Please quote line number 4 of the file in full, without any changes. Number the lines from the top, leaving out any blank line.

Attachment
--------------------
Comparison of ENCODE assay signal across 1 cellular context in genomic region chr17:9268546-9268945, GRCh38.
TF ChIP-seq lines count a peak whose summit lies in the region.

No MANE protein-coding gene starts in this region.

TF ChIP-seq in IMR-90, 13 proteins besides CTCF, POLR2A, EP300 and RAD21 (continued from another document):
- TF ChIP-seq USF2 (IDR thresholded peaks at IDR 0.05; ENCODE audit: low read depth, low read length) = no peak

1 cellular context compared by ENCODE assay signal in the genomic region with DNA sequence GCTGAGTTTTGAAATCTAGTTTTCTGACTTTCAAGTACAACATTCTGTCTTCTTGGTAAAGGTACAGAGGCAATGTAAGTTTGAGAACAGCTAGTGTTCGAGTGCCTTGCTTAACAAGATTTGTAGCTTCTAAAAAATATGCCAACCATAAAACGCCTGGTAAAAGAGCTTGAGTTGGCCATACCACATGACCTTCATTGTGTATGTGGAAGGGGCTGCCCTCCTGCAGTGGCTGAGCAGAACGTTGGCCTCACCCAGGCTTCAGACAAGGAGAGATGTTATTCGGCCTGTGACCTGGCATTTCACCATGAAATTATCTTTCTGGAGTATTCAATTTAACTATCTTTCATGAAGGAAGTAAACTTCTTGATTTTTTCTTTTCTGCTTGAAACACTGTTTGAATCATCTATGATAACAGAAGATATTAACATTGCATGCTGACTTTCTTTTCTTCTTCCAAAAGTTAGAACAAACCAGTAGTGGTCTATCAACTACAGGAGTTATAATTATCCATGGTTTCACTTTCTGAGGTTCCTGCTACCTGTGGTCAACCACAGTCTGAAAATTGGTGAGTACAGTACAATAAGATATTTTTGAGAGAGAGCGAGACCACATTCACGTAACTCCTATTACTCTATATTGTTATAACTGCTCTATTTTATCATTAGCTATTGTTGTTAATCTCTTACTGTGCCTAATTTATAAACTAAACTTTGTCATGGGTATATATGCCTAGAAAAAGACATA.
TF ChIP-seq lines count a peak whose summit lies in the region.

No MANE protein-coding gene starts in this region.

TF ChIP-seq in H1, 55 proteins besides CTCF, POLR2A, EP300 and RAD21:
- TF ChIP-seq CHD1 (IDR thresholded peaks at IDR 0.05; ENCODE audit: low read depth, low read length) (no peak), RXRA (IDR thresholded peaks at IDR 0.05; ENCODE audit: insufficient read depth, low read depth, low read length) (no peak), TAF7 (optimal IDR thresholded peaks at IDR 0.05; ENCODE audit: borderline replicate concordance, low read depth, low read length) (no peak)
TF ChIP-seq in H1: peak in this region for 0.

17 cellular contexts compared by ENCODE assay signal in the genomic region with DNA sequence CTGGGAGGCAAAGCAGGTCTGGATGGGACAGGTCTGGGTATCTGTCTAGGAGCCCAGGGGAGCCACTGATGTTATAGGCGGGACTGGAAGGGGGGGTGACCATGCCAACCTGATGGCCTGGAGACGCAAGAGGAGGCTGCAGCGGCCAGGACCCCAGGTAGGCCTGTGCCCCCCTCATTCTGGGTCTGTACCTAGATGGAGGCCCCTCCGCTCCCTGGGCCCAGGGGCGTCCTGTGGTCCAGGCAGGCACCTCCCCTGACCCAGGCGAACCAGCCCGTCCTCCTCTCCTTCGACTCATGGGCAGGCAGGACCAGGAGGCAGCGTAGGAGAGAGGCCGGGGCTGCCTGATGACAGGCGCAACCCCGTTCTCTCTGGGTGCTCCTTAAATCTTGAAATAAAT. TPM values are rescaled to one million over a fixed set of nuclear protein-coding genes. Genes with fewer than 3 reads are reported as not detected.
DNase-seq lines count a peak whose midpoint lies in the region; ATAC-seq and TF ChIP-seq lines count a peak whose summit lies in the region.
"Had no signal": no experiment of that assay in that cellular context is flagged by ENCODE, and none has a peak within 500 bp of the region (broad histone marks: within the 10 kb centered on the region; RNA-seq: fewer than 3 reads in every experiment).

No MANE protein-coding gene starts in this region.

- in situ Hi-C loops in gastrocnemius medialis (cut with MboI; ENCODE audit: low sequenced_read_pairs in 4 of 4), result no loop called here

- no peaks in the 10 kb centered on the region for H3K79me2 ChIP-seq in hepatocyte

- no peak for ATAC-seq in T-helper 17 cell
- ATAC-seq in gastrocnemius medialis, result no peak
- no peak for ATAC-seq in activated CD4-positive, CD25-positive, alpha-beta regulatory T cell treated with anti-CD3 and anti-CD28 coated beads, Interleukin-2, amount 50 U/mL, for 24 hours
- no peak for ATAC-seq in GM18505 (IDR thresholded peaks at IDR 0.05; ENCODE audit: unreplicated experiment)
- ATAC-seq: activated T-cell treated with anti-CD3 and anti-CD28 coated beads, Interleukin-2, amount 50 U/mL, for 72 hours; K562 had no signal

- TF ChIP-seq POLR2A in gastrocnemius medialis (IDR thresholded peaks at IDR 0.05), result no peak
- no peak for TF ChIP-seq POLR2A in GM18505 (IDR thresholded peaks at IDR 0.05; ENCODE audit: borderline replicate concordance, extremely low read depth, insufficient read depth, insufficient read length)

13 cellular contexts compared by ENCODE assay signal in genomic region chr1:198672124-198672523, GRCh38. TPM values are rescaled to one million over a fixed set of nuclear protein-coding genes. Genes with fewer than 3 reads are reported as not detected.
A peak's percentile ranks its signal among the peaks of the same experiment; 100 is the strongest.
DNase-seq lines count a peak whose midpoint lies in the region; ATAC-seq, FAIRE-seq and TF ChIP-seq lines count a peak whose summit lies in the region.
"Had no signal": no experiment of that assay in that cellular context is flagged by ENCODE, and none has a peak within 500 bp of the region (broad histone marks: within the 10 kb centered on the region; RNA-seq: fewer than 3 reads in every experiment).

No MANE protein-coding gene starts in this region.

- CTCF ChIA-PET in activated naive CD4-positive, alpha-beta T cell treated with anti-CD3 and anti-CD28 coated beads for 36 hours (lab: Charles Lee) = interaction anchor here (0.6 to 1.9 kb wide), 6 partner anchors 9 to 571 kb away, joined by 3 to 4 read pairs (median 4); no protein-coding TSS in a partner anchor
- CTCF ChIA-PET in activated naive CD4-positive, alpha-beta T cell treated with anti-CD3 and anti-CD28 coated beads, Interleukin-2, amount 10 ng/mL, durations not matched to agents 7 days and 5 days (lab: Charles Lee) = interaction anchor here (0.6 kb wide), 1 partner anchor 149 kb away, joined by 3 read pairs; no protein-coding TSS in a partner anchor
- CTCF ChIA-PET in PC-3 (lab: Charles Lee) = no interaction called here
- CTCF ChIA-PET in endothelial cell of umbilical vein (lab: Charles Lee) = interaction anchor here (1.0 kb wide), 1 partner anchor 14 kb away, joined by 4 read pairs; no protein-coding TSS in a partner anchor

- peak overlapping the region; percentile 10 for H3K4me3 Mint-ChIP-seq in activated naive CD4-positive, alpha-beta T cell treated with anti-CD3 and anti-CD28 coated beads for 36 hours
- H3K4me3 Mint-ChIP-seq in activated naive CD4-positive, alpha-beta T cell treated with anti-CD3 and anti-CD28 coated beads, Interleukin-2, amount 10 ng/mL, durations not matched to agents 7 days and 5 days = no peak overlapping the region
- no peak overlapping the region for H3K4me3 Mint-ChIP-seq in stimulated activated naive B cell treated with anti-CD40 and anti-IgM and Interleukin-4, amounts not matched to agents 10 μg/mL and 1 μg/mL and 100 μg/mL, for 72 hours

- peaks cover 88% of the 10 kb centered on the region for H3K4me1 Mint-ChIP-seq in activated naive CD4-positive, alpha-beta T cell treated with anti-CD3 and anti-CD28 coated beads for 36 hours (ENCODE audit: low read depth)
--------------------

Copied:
TF ChIP-seq in IMR-90, 13 proteins besides CTCF, POLR2A, EP300 and RAD21 (continued from another document):